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Physician Information

A detailed summary for doctors, including links to the clinicaltrials.gov website and medical literature.

Background. There is strong evidence for genetic susceptibility to Crohn’s Disease (CD), with environmental factors interacting with genetic polymorphisms.

Some patients remain refractory to the best available therapies. In patients with intestinal inflammation related to other genetic disorders, allogeneic hematopoietic cell transplantation has led to disappearance of inflammation, for example, in patients with IPEX (immune dysregulation, polyendocrinopathy, enteropathy, X-linked) and with a mutation in the Interleukin-10 receptor, characterized by a severe, early onset, fistulating colitis for which transplantation is the only therapy that offers benefit. Eleven patients with typical CD who achieved allogeneic donor chimerism after transplant had resolution of signs and symptoms of CD that was sustained for up to 15 years. 

  1. Lopez-Cubero S., et al. Course of Crohn’s Disease after allogeneic marrow transplantation (1998)
  2. Ditschkowski M., et al. Improvement of inflammatory bowel disease after allogeneic stem-cell transplantation (2003)

These case series suggest that allogeneic transplantation has substantial potential to cure CD.

Hypothesis and Specific Aims. The hypothesis is: Allogeneic hematopoietic cell transplantation can achieve sustained remissions in patients with refractory CD, and can be done safely. The specific aims are: 1) To evaluate the safety and efficacy of allogeneic HCT as treatment for refractory CD. 2) To evaluate treatment effect on CD activity/severity using activity indices (CDAI and the Harvey Bradshaw Index) and the Simple Endoscopic Score for CD (SES-CD). 3) To evaluate safety by scoring regimen-related toxicities, time to engraftment, infectious complications, acute and chronic GVHD, and treatment-related mortality. 4) To evaluate the effect on quality of life.

Methods. This study is a prospective single-arm Phase II clinical trial that will enroll 12 patients.

  • Patient selection. Patients from 18 to 60 years old will have documented CD; signs and symptoms that have failed to respond satisfactorily to medical and surgical therapies; active intestinal inflammation by endoscopy and histology, and CDAI ≥250, or need for TPN, or recurrent inflammation after resection. Donors will be an HLA-matched sibling who does not carry NOD 2 mutations or an unrelated donor.  Detailed inclusion and exclusion criteria can be found at the link NCT01570348, on ClinicalTrials.gov.
     
  • Allogeneic transplant procedure. Patients will receive a reduced-intensity conditioning regimen of cyclophosphamide, fludarabine and low-dose TBI, a regimen that has been used successfully in patients receiving haploidentical allografts. Marrow will be used as the graft source to reduce the risk of GVHD. GVHD prophylaxis will consist of post-transplant high-dose cyclophosphamide followed by the combination of tacrolimus and enteric coated mycophenolic acid. Supportive care includes the use of N-acetyl cysteine infusions to reduce the risk of sinusoidal liver injury from cyclophosphamide; prophylaxis with ursodiol to prevent cholestatic liver disease; and antimicrobial drugs as prophylaxis and pre-emptive treatment for infections by bacteria, fungi, herpesviruses, and Pneumocystis jiroveci. Tissue and blood samples will be archived for future studies and evaluation of immune reconstitution at predefined intervals.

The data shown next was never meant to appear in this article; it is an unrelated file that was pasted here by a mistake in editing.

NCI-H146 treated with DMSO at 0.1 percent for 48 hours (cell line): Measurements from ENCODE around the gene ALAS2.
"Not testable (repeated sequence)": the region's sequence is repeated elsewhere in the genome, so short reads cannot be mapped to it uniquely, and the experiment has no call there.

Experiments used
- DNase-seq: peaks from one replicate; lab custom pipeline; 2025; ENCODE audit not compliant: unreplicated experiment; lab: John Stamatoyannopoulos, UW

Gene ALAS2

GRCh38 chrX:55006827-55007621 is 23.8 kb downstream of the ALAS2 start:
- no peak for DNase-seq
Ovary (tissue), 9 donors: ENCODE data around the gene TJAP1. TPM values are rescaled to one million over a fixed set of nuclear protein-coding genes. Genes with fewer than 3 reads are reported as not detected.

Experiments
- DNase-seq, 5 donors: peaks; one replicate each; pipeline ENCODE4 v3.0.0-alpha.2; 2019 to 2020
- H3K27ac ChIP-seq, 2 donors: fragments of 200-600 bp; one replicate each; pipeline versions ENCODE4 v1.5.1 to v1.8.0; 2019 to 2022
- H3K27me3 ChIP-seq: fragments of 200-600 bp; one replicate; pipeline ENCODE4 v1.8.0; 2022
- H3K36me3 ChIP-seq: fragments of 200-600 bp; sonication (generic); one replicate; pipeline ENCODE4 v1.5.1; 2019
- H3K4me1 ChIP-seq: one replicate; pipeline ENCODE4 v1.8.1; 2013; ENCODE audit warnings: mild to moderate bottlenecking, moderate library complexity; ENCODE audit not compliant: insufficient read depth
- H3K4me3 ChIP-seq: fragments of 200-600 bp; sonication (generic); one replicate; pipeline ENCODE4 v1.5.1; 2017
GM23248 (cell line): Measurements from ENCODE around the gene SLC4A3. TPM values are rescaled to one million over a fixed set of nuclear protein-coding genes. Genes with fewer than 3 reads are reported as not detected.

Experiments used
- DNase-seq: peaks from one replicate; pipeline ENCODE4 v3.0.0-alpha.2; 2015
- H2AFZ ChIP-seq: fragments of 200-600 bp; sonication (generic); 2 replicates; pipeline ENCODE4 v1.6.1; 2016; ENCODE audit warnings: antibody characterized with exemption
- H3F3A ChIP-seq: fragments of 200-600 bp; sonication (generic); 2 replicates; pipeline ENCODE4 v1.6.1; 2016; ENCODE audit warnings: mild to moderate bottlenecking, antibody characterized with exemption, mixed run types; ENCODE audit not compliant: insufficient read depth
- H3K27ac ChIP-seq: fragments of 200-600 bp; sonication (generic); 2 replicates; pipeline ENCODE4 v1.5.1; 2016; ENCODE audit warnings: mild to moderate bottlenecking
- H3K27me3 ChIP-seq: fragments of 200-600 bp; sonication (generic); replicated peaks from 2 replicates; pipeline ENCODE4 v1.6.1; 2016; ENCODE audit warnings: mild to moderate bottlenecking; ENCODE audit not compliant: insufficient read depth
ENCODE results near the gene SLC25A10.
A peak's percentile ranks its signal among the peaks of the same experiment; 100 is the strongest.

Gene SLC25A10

• Efficacy and safety end-points. Safety and efficacy will be based on clinical assessments, laboratory testing, and gastrointestinal endoscopy and histology at baseline, at day 100 post-transplant, and yearly for 5 years.  The primary endpoint is event-free survival at 1 year, defined as alive and free of active CD by endoscopy and biopsy. Transplant-related mortality is death occurring at any time after start of allogeneic HCT. Disease activity and quality of life will be evaluated using CDAI, the Harvey Bradshaw Index and the Short Inflammatory Bowel Disease Questionnaire instruments.
     
  • Risks and potential benefits.  The major risks include regimen-related toxicity, infections, graft rejection, and GVHD.  Autologous stem cells will be reserved in case of graft rejection. Recent advances in transplant technique have substantially reduced the mortality risk. Balancing these risks is the potential for allogeneic  transplant to effect sustained remissions and cures of CD.

Patient Information »
An introduction to the Crohn's Allogeneic Transplant Study (abbreviated CATS).

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Updates »
The latest information about the Crohn’s Allogeneic Transplant Study.